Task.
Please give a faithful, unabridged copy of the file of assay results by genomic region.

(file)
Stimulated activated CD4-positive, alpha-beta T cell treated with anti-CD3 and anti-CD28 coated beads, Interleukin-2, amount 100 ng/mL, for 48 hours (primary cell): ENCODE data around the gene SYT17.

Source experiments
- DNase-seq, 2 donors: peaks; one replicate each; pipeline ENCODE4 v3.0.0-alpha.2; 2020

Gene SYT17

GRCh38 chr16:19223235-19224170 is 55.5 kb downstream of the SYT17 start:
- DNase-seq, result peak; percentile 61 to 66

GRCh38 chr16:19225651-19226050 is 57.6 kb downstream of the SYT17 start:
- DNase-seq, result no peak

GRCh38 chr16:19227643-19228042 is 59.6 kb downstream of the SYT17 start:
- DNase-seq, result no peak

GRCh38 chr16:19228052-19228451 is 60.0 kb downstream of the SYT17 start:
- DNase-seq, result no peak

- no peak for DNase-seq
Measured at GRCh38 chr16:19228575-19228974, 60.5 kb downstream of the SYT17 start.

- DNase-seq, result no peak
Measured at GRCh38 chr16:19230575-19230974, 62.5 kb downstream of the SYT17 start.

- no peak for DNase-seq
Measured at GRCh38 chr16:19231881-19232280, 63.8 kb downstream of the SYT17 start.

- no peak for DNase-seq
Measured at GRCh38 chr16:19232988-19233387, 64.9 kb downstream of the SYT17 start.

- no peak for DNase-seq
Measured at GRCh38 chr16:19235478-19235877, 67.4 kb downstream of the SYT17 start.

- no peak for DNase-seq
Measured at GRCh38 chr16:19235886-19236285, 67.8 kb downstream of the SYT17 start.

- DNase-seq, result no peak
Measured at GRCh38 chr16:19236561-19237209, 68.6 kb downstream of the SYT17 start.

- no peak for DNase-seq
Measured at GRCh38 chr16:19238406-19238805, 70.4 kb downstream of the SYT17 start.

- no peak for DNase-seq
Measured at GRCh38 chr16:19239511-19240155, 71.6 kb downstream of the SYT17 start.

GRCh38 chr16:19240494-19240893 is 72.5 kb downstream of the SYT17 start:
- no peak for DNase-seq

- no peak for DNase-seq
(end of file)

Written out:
Stimulated activated CD4-positive, alpha-beta T cell treated with anti-CD3 and anti-CD28 coated beads, Interleukin-2, amount 100 ng/mL, for 48 hours (primary cell): ENCODE data around the gene SYT17.

Source experiments
- DNase-seq, 2 donors: peaks; one replicate each; pipeline ENCODE4 v3.0.0-alpha.2; 2020

Gene SYT17

GRCh38 chr16:19223235-19224170 is 55.5 kb downstream of the SYT17 start:
- DNase-seq, result peak; percentile 61 to 66

GRCh38 chr16:19225651-19226050 is 57.6 kb downstream of the SYT17 start:
- DNase-seq, result no peak

GRCh38 chr16:19227643-19228042 is 59.6 kb downstream of the SYT17 start:
- DNase-seq, result no peak

GRCh38 chr16:19228052-19228451 is 60.0 kb downstream of the SYT17 start:
- DNase-seq, result no peak

- no peak for DNase-seq
Measured at GRCh38 chr16:19228575-19228974, 60.5 kb downstream of the SYT17 start.

- DNase-seq, result no peak
Measured at GRCh38 chr16:19230575-19230974, 62.5 kb downstream of the SYT17 start.

- no peak for DNase-seq
Measured at GRCh38 chr16:19231881-19232280, 63.8 kb downstream of the SYT17 start.

- no peak for DNase-seq
Measured at GRCh38 chr16:19232988-19233387, 64.9 kb downstream of the SYT17 start.

- no peak for DNase-seq
Measured at GRCh38 chr16:19235478-19235877, 67.4 kb downstream of the SYT17 start.

- no peak for DNase-seq
Measured at GRCh38 chr16:19235886-19236285, 67.8 kb downstream of the SYT17 start.

- DNase-seq, result no peak
Measured at GRCh38 chr16:19236561-19237209, 68.6 kb downstream of the SYT17 start.

- no peak for DNase-seq
Measured at GRCh38 chr16:19238406-19238805, 70.4 kb downstream of the SYT17 start.

- no peak for DNase-seq
Measured at GRCh38 chr16:19239511-19240155, 71.6 kb downstream of the SYT17 start.

GRCh38 chr16:19240494-19240893 is 72.5 kb downstream of the SYT17 start:
- no peak for DNase-seq

- no peak for DNase-seq